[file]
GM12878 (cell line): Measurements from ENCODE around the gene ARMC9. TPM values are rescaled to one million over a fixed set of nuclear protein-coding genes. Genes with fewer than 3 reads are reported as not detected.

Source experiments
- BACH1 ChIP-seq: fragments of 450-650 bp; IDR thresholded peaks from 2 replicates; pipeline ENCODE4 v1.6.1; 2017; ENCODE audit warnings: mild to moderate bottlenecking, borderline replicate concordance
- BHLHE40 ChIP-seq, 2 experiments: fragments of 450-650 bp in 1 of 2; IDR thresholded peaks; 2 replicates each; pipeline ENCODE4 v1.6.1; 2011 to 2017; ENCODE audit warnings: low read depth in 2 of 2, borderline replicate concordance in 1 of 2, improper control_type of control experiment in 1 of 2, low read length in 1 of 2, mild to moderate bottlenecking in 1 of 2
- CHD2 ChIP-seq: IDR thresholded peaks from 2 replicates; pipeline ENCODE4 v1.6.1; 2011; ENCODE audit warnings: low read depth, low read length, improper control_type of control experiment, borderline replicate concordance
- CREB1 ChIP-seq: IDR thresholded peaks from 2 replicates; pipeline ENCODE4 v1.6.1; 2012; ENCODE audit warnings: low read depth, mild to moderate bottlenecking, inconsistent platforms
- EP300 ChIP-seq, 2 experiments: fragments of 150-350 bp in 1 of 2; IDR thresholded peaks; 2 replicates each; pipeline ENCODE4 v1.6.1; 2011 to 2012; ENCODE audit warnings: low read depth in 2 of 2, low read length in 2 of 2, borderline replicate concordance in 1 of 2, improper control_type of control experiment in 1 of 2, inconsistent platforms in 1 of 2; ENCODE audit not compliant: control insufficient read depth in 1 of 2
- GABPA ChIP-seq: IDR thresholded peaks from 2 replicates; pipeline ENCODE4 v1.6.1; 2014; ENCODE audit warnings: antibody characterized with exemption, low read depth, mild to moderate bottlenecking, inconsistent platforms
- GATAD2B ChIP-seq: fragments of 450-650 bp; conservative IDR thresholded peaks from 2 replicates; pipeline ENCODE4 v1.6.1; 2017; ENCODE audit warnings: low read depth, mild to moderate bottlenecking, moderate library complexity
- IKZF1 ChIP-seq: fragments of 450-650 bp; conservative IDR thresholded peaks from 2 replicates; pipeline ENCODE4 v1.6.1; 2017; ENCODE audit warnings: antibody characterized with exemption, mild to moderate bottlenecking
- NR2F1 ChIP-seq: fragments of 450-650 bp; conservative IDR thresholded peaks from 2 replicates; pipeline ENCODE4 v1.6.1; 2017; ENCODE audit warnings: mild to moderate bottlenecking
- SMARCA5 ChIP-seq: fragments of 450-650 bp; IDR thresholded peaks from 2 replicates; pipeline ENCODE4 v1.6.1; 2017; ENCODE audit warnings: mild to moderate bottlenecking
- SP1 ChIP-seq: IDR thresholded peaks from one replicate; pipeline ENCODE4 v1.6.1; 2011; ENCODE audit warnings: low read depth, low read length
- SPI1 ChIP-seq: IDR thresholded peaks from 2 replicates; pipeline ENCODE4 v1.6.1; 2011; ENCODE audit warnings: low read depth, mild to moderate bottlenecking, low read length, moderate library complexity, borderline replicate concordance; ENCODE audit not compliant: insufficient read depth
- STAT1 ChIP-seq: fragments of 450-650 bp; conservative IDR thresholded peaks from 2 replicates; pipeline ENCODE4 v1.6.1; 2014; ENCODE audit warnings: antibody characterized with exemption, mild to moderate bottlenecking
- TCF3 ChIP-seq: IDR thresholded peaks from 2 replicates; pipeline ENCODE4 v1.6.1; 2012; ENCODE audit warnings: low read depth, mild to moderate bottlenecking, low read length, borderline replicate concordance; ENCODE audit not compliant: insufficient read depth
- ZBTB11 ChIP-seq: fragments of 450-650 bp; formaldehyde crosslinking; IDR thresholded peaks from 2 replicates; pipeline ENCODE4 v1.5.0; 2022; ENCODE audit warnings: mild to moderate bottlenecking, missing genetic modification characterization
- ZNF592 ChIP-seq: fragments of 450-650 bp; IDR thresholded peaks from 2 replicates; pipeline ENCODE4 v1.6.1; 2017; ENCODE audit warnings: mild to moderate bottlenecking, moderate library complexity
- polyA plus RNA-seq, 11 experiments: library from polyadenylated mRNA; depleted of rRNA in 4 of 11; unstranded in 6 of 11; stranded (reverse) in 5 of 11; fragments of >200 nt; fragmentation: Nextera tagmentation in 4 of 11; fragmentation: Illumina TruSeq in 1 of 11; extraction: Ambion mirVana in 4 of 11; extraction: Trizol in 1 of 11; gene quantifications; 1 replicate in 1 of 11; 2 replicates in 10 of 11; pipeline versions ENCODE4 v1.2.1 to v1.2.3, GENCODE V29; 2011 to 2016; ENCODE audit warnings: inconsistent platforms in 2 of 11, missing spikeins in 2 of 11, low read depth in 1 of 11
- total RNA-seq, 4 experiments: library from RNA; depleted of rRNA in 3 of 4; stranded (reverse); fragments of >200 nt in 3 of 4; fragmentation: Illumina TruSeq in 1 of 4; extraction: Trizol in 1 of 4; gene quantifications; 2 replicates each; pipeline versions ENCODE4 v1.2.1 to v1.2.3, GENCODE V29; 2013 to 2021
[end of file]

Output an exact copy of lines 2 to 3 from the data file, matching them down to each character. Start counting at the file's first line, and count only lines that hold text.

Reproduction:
Source experiments
- BACH1 ChIP-seq: fragments of 450-650 bp; IDR thresholded peaks from 2 replicates; pipeline ENCODE4 v1.6.1; 2017; ENCODE audit warnings: mild to moderate bottlenecking, borderline replicate concordance